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HONG KONG (AP) — A sedition trial opened in Hong Kong on Monday for two former top editors of a shuttered online media outlet who have been detained without bail for 10 months.

Stand News editor-in-chief Chung Pui-kuen and acting editor-in-chief Patrick Lam were arrested last December during a crackdown on dissent following widespread anti-government protests in 2019.

Stand News was one of the city’s last news media that openly criticized the government after the closure of the pro-democracy Apple Daily newspaper, whose jailed founder Jimmy Lai faces collusion charges under a sweeping National Security Law enacted in 2020.

Ahead of the opening statements, the judge heard arguments from both sides about which articles could be included as part of the prosecution’s case and whether it was necessary to prove the defendants had seditious intent.

The defense argued that the law requires prosecutors to bring charges within six months after any allegedly seditious articles are published, and that 10 out of the 17 articles which the prosecution referred to did not fall under that time frame.

But the prosecution insisted the case was about conspiracy so the time limit was not applicable. The judge said he would issue a decision in the dispute on Tuesday.

Unlike Lai, Chung and Lam were charged under a colonial-era sedition law that has been used increasingly to snuff out critical voices in the semi-autonomous Chinese city. Hong Kong was a British colony until its return to China in 1997.

Best Pencil (Hong Kong) Ltd., the holding company for Stand News, faces the same charge of conspiracy to publish seditious materials. It had no representatives at the trial.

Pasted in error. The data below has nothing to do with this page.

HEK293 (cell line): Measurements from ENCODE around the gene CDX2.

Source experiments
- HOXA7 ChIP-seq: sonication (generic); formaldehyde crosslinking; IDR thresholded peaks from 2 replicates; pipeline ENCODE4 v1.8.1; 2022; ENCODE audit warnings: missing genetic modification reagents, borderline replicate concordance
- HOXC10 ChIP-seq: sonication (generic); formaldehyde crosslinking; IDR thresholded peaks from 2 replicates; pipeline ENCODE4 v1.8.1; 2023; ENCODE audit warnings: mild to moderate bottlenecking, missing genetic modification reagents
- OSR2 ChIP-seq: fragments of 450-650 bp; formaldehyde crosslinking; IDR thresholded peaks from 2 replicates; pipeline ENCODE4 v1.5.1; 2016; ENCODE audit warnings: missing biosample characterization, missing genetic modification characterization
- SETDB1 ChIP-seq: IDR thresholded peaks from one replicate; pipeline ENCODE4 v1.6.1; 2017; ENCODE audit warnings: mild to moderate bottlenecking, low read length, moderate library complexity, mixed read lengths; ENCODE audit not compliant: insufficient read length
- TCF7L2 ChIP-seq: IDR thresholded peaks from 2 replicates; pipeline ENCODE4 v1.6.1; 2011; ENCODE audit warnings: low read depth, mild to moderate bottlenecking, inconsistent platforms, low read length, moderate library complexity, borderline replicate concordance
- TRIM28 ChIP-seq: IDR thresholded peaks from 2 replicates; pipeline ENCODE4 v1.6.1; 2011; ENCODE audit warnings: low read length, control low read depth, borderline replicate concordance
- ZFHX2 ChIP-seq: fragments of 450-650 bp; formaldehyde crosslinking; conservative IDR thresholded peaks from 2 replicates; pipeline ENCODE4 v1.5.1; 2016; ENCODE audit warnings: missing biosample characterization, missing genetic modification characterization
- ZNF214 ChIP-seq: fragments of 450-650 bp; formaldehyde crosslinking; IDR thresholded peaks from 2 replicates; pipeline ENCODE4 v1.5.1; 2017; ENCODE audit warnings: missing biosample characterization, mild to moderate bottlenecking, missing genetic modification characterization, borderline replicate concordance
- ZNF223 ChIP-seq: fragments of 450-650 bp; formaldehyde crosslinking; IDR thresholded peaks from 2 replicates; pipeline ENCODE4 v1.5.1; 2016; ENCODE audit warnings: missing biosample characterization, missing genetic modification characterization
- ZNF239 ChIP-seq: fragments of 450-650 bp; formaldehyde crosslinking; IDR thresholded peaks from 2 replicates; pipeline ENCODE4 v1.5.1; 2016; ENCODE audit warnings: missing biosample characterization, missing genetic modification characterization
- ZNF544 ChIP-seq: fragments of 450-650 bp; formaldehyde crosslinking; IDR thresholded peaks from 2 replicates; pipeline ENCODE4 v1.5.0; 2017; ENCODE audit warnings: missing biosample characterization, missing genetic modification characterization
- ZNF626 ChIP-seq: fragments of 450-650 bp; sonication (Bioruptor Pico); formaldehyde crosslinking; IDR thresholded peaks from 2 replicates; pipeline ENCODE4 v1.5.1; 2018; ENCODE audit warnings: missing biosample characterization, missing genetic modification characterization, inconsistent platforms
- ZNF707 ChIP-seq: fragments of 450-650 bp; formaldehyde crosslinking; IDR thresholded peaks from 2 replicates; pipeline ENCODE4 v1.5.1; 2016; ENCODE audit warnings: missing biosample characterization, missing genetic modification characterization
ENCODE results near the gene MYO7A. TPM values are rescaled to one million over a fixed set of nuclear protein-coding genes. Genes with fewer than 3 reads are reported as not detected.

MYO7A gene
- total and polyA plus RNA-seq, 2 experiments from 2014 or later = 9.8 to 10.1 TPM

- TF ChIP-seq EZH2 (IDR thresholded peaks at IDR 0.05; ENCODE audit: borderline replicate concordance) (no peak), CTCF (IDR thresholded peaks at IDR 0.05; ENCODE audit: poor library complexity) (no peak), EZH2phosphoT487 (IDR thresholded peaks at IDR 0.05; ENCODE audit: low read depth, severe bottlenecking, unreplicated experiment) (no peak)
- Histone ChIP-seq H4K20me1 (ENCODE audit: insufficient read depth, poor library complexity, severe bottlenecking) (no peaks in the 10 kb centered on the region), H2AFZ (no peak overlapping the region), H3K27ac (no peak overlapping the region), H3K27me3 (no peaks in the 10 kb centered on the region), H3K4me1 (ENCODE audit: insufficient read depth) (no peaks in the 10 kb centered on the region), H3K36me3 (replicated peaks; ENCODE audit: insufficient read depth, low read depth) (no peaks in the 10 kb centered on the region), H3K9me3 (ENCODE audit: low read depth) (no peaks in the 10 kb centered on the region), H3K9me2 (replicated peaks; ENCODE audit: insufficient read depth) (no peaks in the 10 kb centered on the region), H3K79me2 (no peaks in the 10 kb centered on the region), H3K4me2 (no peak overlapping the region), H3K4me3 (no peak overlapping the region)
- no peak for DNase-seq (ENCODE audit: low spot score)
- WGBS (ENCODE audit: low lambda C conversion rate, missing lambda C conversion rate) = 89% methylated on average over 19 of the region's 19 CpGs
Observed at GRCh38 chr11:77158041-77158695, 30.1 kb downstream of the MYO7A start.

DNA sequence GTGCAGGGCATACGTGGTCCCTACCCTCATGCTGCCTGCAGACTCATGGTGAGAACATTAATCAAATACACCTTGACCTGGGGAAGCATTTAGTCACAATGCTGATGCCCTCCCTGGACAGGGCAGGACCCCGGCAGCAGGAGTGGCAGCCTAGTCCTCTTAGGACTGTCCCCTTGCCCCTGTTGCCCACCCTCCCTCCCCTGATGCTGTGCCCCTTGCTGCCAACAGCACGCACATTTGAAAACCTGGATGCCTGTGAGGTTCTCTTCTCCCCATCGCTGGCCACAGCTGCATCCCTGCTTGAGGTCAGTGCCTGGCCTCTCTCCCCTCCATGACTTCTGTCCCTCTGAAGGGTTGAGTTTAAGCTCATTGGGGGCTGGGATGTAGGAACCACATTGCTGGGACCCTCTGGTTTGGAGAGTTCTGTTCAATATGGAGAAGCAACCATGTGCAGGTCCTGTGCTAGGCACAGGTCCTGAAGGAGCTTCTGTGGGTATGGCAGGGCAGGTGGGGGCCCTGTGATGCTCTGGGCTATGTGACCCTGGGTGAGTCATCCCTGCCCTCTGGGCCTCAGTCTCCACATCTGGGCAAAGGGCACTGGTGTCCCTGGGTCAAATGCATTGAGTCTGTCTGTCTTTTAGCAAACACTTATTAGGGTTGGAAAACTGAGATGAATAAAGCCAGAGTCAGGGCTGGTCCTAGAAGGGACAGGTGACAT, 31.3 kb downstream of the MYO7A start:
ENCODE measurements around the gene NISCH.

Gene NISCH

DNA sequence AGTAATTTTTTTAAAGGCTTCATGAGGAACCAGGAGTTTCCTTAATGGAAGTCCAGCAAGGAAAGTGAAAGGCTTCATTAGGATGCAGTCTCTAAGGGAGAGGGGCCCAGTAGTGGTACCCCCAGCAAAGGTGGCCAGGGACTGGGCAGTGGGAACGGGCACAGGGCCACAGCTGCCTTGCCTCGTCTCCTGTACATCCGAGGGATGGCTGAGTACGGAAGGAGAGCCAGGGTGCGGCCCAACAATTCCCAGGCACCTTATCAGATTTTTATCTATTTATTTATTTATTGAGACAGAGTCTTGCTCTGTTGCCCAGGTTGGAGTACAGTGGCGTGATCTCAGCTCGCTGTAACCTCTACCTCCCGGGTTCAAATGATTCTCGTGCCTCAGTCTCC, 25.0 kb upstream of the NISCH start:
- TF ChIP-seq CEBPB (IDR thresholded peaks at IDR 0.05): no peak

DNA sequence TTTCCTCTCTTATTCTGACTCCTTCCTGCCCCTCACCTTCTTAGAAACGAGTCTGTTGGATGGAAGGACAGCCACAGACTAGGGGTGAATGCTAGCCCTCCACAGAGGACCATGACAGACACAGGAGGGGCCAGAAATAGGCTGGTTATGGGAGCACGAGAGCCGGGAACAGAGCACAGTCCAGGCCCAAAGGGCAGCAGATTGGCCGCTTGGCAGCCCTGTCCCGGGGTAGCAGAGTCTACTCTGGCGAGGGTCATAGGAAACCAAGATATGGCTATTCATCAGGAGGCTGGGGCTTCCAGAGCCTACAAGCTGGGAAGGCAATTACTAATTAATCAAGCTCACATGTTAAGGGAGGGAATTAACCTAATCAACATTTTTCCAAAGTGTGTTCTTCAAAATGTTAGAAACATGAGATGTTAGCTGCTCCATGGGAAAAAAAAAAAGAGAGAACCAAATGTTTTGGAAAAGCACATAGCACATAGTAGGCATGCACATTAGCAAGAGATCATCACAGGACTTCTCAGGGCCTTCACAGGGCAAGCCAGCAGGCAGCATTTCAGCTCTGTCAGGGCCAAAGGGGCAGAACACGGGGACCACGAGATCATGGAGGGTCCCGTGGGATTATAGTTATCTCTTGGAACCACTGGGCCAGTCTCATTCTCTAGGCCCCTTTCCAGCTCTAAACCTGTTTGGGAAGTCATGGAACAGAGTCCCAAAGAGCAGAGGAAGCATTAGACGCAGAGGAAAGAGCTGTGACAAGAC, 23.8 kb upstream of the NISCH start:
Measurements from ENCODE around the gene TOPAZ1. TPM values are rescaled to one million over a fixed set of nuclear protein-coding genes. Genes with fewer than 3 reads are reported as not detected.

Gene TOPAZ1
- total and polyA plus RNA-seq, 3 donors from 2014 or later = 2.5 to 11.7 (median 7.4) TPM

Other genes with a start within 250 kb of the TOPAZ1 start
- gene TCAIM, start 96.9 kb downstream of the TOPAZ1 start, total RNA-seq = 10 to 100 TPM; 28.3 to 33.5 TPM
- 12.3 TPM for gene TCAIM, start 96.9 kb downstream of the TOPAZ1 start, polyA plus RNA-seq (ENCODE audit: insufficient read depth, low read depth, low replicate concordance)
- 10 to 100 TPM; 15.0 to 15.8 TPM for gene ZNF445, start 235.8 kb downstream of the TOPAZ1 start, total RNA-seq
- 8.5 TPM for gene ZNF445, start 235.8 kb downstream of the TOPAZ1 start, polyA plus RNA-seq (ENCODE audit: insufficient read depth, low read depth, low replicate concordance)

Former Stand News reporters and veteran local journalists were among the spectators at the trial. Chung and Lam waved at their friends in the courtroom.

Sedition is punishable by a maximum jail term of two years and a fine of 5,000 Hong Kong dollars (about $640) for a first offense, and three years for a subsequent offense. The trial is expected to last 20 days.

Stand News shut down in December after the arrests and a high-profile police raid at its office. Armed with a warrant to seize relevant journalistic materials under the National Security Law, more than 200 officers participated in the search. But Chung and Lam and the company were not charged under the security law.

Months earlier, police raided the offices of Apple Daily and seized boxes of materials and computer hard drives.

Hong Kong fell more than 60 places to 148th place in Reporters Without Borders’ latest World Press Freedom Index released in May. The global media watchdog cited the closure of the two outlets in its rating.